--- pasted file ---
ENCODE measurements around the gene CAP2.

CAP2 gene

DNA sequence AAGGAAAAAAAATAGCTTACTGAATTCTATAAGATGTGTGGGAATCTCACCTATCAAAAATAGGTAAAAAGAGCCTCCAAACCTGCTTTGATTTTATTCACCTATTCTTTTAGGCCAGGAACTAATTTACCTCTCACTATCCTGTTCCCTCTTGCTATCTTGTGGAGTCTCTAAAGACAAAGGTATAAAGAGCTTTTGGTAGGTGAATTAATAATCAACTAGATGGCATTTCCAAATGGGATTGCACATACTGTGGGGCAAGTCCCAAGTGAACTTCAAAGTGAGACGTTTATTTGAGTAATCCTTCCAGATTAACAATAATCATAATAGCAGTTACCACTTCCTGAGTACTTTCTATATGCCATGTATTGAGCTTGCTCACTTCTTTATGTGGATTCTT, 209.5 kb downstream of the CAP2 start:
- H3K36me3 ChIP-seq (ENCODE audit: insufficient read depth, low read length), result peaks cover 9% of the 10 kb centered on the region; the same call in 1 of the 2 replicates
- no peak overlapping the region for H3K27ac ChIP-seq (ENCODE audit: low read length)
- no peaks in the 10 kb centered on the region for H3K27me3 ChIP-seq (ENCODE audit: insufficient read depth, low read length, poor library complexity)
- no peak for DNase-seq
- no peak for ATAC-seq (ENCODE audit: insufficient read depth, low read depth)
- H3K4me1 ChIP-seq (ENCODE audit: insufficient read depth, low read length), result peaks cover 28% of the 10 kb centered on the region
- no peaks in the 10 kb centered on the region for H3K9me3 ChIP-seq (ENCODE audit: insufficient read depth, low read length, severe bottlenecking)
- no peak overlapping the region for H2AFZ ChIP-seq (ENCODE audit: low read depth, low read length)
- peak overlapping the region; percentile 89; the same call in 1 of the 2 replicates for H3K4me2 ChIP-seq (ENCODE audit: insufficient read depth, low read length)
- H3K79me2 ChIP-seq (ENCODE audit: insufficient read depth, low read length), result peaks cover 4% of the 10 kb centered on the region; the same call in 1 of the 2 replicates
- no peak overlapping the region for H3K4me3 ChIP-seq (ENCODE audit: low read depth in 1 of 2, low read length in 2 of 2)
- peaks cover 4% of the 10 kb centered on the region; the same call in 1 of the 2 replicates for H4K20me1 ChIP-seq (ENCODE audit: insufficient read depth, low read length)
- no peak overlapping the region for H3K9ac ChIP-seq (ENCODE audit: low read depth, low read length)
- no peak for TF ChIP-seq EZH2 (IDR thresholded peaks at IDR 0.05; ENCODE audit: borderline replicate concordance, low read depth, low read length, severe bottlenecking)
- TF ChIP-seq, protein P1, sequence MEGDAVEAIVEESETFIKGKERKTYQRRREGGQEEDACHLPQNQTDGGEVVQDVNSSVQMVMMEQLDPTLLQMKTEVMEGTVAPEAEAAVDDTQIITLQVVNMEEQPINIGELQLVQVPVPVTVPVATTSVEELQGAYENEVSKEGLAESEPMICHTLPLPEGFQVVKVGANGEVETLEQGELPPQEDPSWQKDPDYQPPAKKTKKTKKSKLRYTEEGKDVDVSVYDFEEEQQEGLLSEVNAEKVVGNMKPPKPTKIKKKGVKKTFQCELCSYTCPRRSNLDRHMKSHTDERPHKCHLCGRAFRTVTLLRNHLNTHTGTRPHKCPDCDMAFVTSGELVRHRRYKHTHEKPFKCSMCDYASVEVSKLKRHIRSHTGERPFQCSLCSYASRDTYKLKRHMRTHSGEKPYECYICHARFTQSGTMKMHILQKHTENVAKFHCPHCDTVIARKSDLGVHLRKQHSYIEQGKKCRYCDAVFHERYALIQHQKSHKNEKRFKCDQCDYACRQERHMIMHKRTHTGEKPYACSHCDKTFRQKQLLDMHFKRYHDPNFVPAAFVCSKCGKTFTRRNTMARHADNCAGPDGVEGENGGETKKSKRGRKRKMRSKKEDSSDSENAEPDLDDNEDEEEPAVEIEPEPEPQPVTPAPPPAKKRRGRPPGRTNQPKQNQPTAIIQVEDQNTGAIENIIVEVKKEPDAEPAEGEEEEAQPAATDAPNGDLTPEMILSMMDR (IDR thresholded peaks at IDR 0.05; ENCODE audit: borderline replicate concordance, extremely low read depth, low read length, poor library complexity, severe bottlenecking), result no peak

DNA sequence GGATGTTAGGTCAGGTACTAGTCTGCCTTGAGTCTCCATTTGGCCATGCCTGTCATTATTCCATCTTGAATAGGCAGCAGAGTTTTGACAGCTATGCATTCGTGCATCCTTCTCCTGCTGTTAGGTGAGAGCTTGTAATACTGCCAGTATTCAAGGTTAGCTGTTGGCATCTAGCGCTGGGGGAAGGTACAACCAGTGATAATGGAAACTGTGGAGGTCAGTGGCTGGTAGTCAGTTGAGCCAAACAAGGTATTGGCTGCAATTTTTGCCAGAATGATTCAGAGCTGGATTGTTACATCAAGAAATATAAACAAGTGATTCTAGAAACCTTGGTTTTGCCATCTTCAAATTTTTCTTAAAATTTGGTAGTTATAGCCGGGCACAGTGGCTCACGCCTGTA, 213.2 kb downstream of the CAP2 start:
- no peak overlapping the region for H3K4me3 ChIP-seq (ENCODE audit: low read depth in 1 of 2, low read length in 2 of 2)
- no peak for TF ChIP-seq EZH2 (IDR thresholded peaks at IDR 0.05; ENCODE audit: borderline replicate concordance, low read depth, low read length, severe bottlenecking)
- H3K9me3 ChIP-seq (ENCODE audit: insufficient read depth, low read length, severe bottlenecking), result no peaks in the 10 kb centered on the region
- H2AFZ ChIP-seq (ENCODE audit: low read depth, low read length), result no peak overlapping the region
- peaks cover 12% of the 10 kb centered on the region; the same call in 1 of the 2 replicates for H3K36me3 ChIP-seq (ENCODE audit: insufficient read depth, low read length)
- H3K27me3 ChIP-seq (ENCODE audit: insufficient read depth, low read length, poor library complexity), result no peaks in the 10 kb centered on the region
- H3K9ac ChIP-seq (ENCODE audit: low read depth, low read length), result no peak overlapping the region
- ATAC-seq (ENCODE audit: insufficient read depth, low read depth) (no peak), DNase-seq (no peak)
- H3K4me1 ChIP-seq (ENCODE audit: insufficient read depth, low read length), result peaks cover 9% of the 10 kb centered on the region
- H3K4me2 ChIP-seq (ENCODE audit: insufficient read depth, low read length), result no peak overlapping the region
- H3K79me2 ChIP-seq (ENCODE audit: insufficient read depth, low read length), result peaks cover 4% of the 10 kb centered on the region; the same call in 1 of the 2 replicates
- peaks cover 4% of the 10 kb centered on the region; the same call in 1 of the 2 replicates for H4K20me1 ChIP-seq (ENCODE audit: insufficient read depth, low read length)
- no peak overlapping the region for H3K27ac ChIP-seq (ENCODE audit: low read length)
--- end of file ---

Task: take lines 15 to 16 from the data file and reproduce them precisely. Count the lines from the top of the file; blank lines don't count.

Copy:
- peaks cover 4% of the 10 kb centered on the region; the same call in 1 of the 2 replicates for H4K20me1 ChIP-seq (ENCODE audit: insufficient read depth, low read length)
- no peak overlapping the region for H3K9ac ChIP-seq (ENCODE audit: low read depth, low read length)